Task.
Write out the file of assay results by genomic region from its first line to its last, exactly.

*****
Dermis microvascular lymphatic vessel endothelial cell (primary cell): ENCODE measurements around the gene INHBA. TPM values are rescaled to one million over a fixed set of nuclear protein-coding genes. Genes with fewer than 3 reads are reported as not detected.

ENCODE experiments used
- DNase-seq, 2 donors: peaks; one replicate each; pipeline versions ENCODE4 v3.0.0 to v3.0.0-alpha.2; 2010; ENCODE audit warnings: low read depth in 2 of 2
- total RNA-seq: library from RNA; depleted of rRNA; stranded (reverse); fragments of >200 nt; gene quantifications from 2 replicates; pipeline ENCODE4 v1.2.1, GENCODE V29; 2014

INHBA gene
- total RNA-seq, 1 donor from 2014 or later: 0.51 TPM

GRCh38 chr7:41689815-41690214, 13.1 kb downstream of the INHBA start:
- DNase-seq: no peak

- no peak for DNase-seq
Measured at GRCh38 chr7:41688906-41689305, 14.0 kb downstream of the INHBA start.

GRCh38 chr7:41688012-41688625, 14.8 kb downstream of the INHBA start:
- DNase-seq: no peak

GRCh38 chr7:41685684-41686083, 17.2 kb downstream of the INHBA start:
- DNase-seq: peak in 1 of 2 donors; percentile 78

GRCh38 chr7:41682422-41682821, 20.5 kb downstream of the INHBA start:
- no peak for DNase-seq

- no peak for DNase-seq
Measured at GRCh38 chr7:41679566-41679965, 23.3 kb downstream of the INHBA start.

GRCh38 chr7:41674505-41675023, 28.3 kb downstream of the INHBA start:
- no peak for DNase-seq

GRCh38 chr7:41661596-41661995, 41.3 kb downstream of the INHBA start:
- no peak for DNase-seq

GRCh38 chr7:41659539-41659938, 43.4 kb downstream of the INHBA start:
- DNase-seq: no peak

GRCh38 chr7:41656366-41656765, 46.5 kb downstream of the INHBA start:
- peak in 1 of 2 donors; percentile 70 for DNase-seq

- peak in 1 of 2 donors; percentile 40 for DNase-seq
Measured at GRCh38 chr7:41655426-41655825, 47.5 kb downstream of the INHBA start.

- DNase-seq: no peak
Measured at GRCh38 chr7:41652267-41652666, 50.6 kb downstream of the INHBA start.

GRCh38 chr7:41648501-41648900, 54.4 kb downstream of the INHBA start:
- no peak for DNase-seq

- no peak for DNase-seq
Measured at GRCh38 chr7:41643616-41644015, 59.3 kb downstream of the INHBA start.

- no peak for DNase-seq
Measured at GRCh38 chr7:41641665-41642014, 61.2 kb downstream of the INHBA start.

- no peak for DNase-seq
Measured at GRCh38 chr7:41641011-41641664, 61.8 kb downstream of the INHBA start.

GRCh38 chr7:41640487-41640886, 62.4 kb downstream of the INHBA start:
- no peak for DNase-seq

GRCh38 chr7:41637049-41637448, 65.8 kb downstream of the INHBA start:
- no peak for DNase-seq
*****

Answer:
Dermis microvascular lymphatic vessel endothelial cell (primary cell): ENCODE measurements around the gene INHBA. TPM values are rescaled to one million over a fixed set of nuclear protein-coding genes. Genes with fewer than 3 reads are reported as not detected.

ENCODE experiments used
- DNase-seq, 2 donors: peaks; one replicate each; pipeline versions ENCODE4 v3.0.0 to v3.0.0-alpha.2; 2010; ENCODE audit warnings: low read depth in 2 of 2
- total RNA-seq: library from RNA; depleted of rRNA; stranded (reverse); fragments of >200 nt; gene quantifications from 2 replicates; pipeline ENCODE4 v1.2.1, GENCODE V29; 2014

INHBA gene
- total RNA-seq, 1 donor from 2014 or later: 0.51 TPM

GRCh38 chr7:41689815-41690214, 13.1 kb downstream of the INHBA start:
- DNase-seq: no peak

- no peak for DNase-seq
Measured at GRCh38 chr7:41688906-41689305, 14.0 kb downstream of the INHBA start.

GRCh38 chr7:41688012-41688625, 14.8 kb downstream of the INHBA start:
- DNase-seq: no peak

GRCh38 chr7:41685684-41686083, 17.2 kb downstream of the INHBA start:
- DNase-seq: peak in 1 of 2 donors; percentile 78

GRCh38 chr7:41682422-41682821, 20.5 kb downstream of the INHBA start:
- no peak for DNase-seq

- no peak for DNase-seq
Measured at GRCh38 chr7:41679566-41679965, 23.3 kb downstream of the INHBA start.

GRCh38 chr7:41674505-41675023, 28.3 kb downstream of the INHBA start:
- no peak for DNase-seq

GRCh38 chr7:41661596-41661995, 41.3 kb downstream of the INHBA start:
- no peak for DNase-seq

GRCh38 chr7:41659539-41659938, 43.4 kb downstream of the INHBA start:
- DNase-seq: no peak

GRCh38 chr7:41656366-41656765, 46.5 kb downstream of the INHBA start:
- peak in 1 of 2 donors; percentile 70 for DNase-seq

- peak in 1 of 2 donors; percentile 40 for DNase-seq
Measured at GRCh38 chr7:41655426-41655825, 47.5 kb downstream of the INHBA start.

- DNase-seq: no peak
Measured at GRCh38 chr7:41652267-41652666, 50.6 kb downstream of the INHBA start.

GRCh38 chr7:41648501-41648900, 54.4 kb downstream of the INHBA start:
- no peak for DNase-seq

- no peak for DNase-seq
Measured at GRCh38 chr7:41643616-41644015, 59.3 kb downstream of the INHBA start.

- no peak for DNase-seq
Measured at GRCh38 chr7:41641665-41642014, 61.2 kb downstream of the INHBA start.

- no peak for DNase-seq
Measured at GRCh38 chr7:41641011-41641664, 61.8 kb downstream of the INHBA start.

GRCh38 chr7:41640487-41640886, 62.4 kb downstream of the INHBA start:
- no peak for DNase-seq

GRCh38 chr7:41637049-41637448, 65.8 kb downstream of the INHBA start:
- no peak for DNase-seq